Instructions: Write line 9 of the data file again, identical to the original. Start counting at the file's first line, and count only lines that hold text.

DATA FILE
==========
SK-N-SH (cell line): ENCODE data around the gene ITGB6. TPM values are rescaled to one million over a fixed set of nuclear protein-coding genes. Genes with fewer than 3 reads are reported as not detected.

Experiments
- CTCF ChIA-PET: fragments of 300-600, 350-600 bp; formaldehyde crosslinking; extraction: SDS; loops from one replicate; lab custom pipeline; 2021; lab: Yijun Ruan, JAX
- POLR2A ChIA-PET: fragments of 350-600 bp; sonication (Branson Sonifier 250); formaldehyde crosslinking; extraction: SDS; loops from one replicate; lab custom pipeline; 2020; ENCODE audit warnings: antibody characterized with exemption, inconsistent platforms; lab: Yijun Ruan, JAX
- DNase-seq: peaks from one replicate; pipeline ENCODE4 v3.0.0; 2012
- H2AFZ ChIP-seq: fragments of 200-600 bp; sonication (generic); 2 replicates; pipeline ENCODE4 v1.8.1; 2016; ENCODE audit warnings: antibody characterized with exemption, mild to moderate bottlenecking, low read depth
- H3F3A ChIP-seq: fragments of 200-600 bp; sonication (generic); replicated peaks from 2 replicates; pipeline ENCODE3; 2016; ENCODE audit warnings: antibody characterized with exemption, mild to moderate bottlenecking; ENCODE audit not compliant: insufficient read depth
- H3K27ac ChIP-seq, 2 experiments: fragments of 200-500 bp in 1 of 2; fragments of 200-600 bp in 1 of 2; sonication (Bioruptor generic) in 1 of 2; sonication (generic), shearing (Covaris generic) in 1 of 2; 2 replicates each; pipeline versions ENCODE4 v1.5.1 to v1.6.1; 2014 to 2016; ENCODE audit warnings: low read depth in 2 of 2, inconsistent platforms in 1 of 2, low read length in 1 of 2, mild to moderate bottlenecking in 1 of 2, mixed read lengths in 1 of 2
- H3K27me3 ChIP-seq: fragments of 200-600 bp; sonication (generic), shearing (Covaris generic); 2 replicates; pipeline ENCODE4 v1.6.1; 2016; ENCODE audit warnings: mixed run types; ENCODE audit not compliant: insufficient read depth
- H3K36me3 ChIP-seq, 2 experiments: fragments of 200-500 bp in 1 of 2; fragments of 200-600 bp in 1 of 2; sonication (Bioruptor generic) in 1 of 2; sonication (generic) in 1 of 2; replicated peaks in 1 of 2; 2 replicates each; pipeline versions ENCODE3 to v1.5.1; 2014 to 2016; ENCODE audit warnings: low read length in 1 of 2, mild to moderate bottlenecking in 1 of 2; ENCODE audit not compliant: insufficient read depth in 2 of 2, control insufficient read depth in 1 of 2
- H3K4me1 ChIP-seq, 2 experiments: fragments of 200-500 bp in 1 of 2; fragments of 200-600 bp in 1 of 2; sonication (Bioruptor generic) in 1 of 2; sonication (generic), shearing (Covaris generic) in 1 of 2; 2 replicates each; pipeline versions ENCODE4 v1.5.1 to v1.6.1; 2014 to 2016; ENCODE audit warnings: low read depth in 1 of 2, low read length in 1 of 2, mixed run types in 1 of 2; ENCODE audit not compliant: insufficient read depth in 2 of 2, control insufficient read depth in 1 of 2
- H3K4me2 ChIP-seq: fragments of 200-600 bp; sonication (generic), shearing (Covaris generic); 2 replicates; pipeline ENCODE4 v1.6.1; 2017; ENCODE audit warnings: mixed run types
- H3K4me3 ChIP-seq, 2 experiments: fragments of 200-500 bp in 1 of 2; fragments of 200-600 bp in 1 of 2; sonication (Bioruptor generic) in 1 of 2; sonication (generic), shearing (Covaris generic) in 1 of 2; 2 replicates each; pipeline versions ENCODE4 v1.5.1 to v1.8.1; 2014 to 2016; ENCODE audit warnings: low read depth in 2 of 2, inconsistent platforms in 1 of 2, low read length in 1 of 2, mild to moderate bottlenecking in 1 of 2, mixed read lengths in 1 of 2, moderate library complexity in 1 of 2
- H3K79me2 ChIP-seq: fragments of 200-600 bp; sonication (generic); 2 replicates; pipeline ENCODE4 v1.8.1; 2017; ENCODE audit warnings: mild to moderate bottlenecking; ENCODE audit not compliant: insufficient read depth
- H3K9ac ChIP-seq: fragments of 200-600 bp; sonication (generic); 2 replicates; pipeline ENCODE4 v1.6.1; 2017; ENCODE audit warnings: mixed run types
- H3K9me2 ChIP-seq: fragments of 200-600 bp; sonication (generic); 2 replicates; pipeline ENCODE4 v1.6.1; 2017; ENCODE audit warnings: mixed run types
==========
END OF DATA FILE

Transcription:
- H3K27me3 ChIP-seq: fragments of 200-600 bp; sonication (generic), shearing (Covaris generic); 2 replicates; pipeline ENCODE4 v1.6.1; 2016; ENCODE audit warnings: mixed run types; ENCODE audit not compliant: insufficient read depth